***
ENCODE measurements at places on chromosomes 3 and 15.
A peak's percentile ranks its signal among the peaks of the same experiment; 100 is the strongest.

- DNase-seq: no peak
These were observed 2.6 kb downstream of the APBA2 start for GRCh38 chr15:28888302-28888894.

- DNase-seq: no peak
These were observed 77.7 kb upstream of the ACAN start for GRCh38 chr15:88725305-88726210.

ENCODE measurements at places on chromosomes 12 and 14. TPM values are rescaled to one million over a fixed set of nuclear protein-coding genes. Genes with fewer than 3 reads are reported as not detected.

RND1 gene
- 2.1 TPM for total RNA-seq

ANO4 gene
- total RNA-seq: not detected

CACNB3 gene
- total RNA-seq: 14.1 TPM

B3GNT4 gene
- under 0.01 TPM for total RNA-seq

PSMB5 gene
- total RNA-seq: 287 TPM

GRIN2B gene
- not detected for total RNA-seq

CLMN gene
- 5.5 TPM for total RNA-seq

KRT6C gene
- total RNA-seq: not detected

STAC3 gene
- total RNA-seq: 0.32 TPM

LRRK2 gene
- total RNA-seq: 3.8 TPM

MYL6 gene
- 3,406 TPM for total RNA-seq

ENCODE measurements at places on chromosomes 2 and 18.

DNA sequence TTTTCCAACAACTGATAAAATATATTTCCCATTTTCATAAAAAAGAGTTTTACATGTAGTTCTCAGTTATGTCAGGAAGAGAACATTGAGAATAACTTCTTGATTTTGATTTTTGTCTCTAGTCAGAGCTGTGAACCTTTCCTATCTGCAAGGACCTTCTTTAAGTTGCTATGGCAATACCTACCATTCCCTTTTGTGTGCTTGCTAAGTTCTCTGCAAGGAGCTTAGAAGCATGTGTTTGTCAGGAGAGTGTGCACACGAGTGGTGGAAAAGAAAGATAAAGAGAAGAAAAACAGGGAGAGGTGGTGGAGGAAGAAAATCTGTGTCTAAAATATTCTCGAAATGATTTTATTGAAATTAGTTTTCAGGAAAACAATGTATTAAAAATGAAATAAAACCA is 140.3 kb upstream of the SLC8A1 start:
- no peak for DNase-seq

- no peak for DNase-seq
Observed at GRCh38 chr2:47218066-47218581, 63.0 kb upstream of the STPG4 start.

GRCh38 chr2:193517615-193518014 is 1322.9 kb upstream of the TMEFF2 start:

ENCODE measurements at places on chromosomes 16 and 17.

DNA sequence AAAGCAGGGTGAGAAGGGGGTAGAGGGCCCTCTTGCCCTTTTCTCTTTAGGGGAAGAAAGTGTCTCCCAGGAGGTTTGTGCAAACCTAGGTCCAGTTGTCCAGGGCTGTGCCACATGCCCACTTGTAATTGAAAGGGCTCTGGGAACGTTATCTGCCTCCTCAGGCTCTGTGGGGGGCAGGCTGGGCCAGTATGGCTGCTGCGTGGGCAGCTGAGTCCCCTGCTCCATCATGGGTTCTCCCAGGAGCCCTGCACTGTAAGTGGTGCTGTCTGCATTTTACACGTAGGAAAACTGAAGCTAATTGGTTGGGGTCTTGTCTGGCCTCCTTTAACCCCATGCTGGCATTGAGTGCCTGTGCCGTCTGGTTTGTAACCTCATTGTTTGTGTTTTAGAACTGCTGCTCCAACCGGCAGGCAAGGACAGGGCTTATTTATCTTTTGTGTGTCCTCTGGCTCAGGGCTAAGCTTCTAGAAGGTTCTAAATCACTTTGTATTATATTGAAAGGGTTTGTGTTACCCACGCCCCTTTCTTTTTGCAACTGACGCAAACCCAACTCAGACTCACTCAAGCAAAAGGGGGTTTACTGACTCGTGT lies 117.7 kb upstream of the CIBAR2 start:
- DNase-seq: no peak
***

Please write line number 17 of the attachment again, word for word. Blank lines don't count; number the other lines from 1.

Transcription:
- total RNA-seq: 287 TPM